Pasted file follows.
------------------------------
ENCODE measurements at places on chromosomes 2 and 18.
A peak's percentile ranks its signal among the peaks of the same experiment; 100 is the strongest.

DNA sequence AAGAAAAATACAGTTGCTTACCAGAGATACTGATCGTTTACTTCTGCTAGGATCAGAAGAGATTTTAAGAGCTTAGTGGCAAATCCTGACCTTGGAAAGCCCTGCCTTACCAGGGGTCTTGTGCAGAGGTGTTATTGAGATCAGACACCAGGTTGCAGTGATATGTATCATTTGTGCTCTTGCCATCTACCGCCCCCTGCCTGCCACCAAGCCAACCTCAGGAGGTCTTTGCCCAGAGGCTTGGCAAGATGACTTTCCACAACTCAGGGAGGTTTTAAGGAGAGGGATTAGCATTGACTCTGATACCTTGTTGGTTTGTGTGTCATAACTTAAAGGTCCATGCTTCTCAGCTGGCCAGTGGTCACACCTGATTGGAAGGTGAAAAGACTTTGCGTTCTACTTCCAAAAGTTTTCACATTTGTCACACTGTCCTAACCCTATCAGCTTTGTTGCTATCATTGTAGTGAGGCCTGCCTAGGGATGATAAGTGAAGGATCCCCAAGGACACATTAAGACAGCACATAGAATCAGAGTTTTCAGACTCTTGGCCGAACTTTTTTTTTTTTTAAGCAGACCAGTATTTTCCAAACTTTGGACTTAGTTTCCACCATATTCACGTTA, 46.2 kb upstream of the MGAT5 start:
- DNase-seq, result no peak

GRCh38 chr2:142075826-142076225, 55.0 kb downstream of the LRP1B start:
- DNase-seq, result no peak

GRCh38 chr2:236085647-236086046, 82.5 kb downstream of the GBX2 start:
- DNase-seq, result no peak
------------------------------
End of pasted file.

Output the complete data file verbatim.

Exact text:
ENCODE measurements at places on chromosomes 2 and 18.
A peak's percentile ranks its signal among the peaks of the same experiment; 100 is the strongest.

DNA sequence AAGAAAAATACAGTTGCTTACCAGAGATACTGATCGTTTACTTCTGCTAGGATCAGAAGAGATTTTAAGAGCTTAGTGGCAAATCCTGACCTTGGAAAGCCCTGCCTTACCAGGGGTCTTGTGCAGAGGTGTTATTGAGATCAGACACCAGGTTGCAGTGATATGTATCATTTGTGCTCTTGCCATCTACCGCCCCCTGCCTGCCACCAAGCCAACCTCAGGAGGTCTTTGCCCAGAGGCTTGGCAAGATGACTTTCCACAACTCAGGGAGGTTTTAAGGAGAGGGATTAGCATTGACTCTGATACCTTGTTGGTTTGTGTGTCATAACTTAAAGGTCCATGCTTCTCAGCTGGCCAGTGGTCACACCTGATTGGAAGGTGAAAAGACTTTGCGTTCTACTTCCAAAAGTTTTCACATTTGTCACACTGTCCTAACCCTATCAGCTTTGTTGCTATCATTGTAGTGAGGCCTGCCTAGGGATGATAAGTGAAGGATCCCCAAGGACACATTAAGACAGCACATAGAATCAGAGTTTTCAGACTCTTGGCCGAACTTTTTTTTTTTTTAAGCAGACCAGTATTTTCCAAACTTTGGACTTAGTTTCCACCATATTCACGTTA, 46.2 kb upstream of the MGAT5 start:
- DNase-seq, result no peak

GRCh38 chr2:142075826-142076225, 55.0 kb downstream of the LRP1B start:
- DNase-seq, result no peak

GRCh38 chr2:236085647-236086046, 82.5 kb downstream of the GBX2 start:
- DNase-seq, result no peak